How I survived Klezmer Aerobics

Before I tell you how I survived Klezmer Aerobics, here’s a little backstory:

Growing up in New York City, the only rabbi I ever had any contact with was the “rabbi” in my middle school production of Fiddler on the Roof. I remember that year’s show because of the lead, Ruben Torres. Who knew a Puerto Rican Tevye could be that good? But I digress.

I recently got an email from Daniel Brenner, a rabbi who lives in my neighborhood, inviting me to something called “Klezmer Aerobics.” Was it a show? a class? maybe both? 

This was my train of thought:

I’m a fan of klezmer music, which reminds me of the Isaac Bashevis Singer books I loved in college, and the Klezmer brunches I’ve attended in Manhattan. I’m also a fan of aerobics, beginning in the 80s when I, a “robust” child, started watching Richard Simmons to get inspired to lose weight, and continuing through to classes at the University of Wisconsin, where 200 people would fill a huge gym, all dressed in spandex with those little loops that go around your foot. HOT!

So I thought “hey, I like klezmer. I like aerobics,” and purchased two tickets online.

Upon entering Klezmer Aerobics I was given a fuchsia, 80s style Terri cloth headbands. Our warm up featured some disco, and a tribute to our dearly departed Prince. I hadn’t done these cheesy aerobic moves for years but got into it immediately. Who doesn’t like aerobics? It’s permission to dance in public regardless of coordination, or risk of humiliation.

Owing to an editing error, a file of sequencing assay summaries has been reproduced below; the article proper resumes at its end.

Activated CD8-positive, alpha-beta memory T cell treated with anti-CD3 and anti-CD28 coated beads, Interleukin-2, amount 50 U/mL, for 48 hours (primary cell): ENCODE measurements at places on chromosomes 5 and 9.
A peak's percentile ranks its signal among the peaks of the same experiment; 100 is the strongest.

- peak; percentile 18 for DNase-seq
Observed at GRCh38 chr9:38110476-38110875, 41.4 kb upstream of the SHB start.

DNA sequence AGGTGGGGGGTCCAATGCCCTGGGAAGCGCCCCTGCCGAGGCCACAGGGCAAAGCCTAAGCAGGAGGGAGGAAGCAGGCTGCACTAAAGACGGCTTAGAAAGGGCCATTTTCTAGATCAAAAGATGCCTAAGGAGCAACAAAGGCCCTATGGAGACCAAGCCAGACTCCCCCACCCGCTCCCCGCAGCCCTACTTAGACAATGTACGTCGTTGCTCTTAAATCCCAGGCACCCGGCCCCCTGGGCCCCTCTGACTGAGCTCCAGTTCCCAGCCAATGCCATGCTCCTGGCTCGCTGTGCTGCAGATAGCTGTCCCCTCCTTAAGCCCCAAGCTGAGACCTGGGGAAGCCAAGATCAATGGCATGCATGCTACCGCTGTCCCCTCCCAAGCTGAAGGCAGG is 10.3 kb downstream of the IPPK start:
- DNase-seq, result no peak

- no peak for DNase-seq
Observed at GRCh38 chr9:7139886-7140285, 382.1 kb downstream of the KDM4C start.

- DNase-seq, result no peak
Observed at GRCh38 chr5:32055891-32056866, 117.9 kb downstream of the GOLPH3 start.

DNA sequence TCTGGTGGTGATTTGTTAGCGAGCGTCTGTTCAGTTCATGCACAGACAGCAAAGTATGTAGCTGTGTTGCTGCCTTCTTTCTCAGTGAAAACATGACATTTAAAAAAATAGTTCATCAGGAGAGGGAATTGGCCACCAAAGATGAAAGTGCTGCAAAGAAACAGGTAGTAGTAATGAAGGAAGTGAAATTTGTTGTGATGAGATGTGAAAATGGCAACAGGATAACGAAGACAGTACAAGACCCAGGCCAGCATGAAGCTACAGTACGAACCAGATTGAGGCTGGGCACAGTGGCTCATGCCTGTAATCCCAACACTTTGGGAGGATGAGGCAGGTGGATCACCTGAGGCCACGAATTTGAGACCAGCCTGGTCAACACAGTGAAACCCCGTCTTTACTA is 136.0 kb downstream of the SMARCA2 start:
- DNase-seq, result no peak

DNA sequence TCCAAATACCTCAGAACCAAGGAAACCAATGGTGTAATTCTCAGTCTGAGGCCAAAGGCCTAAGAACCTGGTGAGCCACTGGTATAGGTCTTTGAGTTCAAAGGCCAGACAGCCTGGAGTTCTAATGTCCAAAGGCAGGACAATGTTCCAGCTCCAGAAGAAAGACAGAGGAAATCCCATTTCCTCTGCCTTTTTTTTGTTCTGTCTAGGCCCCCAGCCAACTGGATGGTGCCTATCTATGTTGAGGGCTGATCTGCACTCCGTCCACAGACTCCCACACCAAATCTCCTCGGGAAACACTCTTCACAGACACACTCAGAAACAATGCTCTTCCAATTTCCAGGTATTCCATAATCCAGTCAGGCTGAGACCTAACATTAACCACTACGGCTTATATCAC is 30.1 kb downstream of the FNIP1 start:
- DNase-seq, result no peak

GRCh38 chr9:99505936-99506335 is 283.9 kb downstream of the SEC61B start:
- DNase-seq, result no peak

As Hall and Oates began grooving into some snappy, but slower, klezmer music. Rabbi Brenner started telling the group a tale: In a small town there was a young boy. This boy began to learn the traditional dances of his people, but began making some changes. New changes. Progressive changes. 

Our fitness moves began acting out the story; Swaying imaginary handkerchiefs from side to side with each hand, as we moved our feet in a basic aerobics step; Skipping around the room; Greeting one another, just as our ancestors had at their weddings. It was part story-time, part exercise class, part history lesson and part human connection. I loved it.

I thought about the class for days. Tapping into the the 1880s was a perfect antidote to much of the “snapchat/ comment/objectify/ridicule” culture I see around me today.  I am always longing for an alternative life without the laptop I am typing on right now. Klezmer Aerobics is that alternative reality. New York Sports Club should start an ongoing Klezmer Aerobics experience every Tuesday and Thursday from 7:30 -8:30AM.  

I’ll be the first to sign up.

What do you think?

About The Author

Alma is a native New Yorker, transplanted to the suburbs, where she lives with her husband and four children. She is also the founder and President of Parents Who Rock, a non-profit organization, recently featured in Family Circle Magazine, Family Fun Magazine and CBS News, which raises money for charity through concerts performed by musicians who are parents.

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